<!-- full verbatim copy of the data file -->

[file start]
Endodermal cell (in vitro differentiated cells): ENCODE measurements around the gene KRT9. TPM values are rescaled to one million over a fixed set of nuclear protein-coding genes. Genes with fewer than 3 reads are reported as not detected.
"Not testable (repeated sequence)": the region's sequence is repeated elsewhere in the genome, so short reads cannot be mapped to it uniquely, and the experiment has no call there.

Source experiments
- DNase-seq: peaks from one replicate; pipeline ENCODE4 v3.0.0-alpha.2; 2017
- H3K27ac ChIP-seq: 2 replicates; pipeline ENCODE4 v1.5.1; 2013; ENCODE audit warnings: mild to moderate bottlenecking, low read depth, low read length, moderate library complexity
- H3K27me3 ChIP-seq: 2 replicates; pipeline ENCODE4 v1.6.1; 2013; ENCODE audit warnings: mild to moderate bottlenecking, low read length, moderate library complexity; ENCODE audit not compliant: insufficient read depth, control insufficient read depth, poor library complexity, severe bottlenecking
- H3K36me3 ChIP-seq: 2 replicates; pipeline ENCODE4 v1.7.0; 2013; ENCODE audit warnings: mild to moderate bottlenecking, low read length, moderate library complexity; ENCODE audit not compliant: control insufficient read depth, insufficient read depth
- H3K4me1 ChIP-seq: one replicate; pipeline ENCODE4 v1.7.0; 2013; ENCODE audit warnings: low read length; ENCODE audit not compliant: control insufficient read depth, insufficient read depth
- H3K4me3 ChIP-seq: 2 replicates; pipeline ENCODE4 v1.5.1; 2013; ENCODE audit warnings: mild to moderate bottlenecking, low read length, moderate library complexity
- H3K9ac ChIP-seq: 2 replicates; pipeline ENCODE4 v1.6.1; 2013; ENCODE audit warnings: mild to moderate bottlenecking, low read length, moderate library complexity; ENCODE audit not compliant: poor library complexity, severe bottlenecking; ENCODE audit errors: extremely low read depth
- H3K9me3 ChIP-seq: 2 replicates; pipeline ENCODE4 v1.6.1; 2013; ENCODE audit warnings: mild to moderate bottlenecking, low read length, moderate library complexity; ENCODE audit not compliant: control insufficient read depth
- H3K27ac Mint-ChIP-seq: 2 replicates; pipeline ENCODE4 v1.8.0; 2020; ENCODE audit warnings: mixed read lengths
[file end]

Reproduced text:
Endodermal cell (in vitro differentiated cells): ENCODE measurements around the gene KRT9. TPM values are rescaled to one million over a fixed set of nuclear protein-coding genes. Genes with fewer than 3 reads are reported as not detected.
"Not testable (repeated sequence)": the region's sequence is repeated elsewhere in the genome, so short reads cannot be mapped to it uniquely, and the experiment has no call there.

Source experiments
- DNase-seq: peaks from one replicate; pipeline ENCODE4 v3.0.0-alpha.2; 2017
- H3K27ac ChIP-seq: 2 replicates; pipeline ENCODE4 v1.5.1; 2013; ENCODE audit warnings: mild to moderate bottlenecking, low read depth, low read length, moderate library complexity
- H3K27me3 ChIP-seq: 2 replicates; pipeline ENCODE4 v1.6.1; 2013; ENCODE audit warnings: mild to moderate bottlenecking, low read length, moderate library complexity; ENCODE audit not compliant: insufficient read depth, control insufficient read depth, poor library complexity, severe bottlenecking
- H3K36me3 ChIP-seq: 2 replicates; pipeline ENCODE4 v1.7.0; 2013; ENCODE audit warnings: mild to moderate bottlenecking, low read length, moderate library complexity; ENCODE audit not compliant: control insufficient read depth, insufficient read depth
- H3K4me1 ChIP-seq: one replicate; pipeline ENCODE4 v1.7.0; 2013; ENCODE audit warnings: low read length; ENCODE audit not compliant: control insufficient read depth, insufficient read depth
- H3K4me3 ChIP-seq: 2 replicates; pipeline ENCODE4 v1.5.1; 2013; ENCODE audit warnings: mild to moderate bottlenecking, low read length, moderate library complexity
- H3K9ac ChIP-seq: 2 replicates; pipeline ENCODE4 v1.6.1; 2013; ENCODE audit warnings: mild to moderate bottlenecking, low read length, moderate library complexity; ENCODE audit not compliant: poor library complexity, severe bottlenecking; ENCODE audit errors: extremely low read depth
- H3K9me3 ChIP-seq: 2 replicates; pipeline ENCODE4 v1.6.1; 2013; ENCODE audit warnings: mild to moderate bottlenecking, low read length, moderate library complexity; ENCODE audit not compliant: control insufficient read depth
- H3K27ac Mint-ChIP-seq: 2 replicates; pipeline ENCODE4 v1.8.0; 2020; ENCODE audit warnings: mixed read lengths